Meanwhile, as the Patriot Act extension awaits Congressional approval, it appears that a bill may be proposed which would give Federal authorities the ability to unilaterally shut down the internet and thereby deprive the citizenry of free access to open source information the likes of which can sometimes only be found online. To quote directly from a recent piece on the website DailyMail.co.uk:

While the Egyptian government has drawn international criticism for shutting down internet and mobile phone access during civil unrest, it might alarm many Americans to learn that Barack Obama may soon have the same powers.

Lawmakers are set to debate a controversial new plan to give the President the power to shut down the Internet in case of a cyber emergency.

The proposal is certain to meet opposition, but Senator Susan Collins, the co-sponsor of the bill, insisted today that the legislation would not be used for censorship.

This bill, referred to currently as the Protecting Cyberspace as a National Asset Act of 2010 has yet to be voted upon by the American legislature. Thus far, this blogger has yet to find any concrete definition of what would constitute a “cyber emergency”. According to OpenCongress.org the bill:

Creates the Office of Cyberspace Policy and National Center for Cybersecurity and Communications to set standards and coordinate cybersecurity efforts within the government. Gives the NCCC broad powers over “critical infrastructure” in the case of a “national cyber emergency” (as declared by the President).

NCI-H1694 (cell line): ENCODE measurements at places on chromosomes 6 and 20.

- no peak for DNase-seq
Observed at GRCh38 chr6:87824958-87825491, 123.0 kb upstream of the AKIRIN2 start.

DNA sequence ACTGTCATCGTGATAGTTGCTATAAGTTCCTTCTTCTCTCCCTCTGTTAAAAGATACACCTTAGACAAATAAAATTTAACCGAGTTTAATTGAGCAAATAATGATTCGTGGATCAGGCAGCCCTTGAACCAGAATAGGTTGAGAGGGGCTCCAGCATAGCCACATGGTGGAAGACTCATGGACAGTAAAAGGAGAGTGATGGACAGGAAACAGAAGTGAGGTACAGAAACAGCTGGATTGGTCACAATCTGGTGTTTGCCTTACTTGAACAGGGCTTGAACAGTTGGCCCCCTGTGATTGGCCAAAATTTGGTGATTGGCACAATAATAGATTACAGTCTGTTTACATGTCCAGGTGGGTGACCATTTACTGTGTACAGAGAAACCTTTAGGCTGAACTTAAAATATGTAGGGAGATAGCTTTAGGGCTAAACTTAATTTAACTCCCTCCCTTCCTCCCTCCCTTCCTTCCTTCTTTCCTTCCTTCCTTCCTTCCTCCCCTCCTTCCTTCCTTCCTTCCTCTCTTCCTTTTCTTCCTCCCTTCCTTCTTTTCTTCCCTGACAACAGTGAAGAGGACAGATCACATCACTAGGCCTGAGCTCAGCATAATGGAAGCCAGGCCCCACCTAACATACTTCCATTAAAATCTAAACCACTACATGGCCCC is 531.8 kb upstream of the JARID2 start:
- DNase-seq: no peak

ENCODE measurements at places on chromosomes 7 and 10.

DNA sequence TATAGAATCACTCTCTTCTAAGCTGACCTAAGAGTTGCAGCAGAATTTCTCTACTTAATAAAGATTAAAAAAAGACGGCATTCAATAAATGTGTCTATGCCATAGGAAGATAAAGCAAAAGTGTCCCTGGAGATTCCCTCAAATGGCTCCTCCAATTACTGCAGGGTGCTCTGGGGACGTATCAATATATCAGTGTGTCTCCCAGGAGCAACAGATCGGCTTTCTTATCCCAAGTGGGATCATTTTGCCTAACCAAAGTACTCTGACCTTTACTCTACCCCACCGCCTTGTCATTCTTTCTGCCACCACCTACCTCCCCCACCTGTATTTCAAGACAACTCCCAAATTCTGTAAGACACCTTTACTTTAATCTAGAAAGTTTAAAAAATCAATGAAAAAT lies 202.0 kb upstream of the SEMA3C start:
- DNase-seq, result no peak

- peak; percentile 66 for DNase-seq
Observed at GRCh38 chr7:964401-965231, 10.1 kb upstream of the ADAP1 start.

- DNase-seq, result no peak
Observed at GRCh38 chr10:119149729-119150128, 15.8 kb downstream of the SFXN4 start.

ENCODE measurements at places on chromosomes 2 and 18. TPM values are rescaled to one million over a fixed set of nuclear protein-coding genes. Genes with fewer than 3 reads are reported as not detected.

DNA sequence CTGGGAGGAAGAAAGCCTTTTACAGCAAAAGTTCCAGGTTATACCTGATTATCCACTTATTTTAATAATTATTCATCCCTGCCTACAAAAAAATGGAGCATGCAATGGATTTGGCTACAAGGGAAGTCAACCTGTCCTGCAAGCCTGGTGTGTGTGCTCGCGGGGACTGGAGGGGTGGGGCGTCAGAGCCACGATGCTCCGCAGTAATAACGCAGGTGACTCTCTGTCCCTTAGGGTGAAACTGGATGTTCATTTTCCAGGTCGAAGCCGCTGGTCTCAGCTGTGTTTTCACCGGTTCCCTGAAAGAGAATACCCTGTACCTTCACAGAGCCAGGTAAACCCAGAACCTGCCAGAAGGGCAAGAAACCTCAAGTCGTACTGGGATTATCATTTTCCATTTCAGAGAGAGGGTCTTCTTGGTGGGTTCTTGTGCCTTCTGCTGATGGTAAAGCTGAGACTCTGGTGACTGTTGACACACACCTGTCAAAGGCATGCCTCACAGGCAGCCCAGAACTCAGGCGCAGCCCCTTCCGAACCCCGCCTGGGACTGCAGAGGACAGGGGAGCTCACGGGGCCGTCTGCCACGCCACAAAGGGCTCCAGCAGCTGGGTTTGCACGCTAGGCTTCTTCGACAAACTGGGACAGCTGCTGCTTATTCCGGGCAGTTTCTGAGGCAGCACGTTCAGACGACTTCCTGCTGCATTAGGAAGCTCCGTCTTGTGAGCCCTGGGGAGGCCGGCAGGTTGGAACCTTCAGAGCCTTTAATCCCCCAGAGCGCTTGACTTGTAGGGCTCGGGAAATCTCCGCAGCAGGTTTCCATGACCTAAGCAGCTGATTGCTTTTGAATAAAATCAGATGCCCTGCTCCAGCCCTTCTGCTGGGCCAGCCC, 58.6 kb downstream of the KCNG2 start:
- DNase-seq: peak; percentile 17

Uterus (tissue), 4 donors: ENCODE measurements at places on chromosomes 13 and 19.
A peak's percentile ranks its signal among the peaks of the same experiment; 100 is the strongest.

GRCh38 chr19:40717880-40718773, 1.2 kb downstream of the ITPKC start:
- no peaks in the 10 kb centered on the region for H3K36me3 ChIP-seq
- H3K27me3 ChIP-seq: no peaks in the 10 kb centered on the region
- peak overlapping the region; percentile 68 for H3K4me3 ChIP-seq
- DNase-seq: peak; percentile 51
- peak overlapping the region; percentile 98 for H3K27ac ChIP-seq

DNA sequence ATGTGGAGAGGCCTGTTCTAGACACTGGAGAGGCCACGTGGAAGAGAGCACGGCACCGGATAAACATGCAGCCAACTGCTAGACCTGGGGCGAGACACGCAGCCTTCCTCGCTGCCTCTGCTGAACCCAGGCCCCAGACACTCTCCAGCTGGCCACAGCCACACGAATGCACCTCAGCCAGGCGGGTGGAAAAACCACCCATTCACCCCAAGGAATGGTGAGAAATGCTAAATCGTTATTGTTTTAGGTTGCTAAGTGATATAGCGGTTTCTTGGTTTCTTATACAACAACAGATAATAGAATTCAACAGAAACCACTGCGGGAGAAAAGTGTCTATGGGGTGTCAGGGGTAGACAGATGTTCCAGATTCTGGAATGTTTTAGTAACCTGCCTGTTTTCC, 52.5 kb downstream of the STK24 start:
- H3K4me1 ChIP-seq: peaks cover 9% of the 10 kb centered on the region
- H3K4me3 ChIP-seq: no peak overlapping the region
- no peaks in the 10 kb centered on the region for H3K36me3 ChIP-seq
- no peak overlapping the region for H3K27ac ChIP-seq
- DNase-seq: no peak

There would seem to be a great deal of controversy surrounding this bill which may be most concisely summed up by quoting from an excerpt in Wikipedia.org‘s entry on the subject:

Senator Lieberman [The Senator who proposed the legislation] has been criticized for giving the President the power to use a “kill switch” which would shut off the Internet. He has called these accusations “total misinformation” and said that “the government should never take over the Internet”.[3] Lieberman further inflamed skeptics when he cited China’s similar policy in a backfired attempt to show the policy’s normalcy.[4] However, the bill would allow the President to enact “emergency measures” in the case of a large scale cyber attack.[2] The original bill granted the US President the authority to shut down part of the internet indefinitely, but in a later amendment the maximum time for which the President could control the network was reduced to 120 days. After this period, the networks will have to be brought up, unless Congress approves an extension.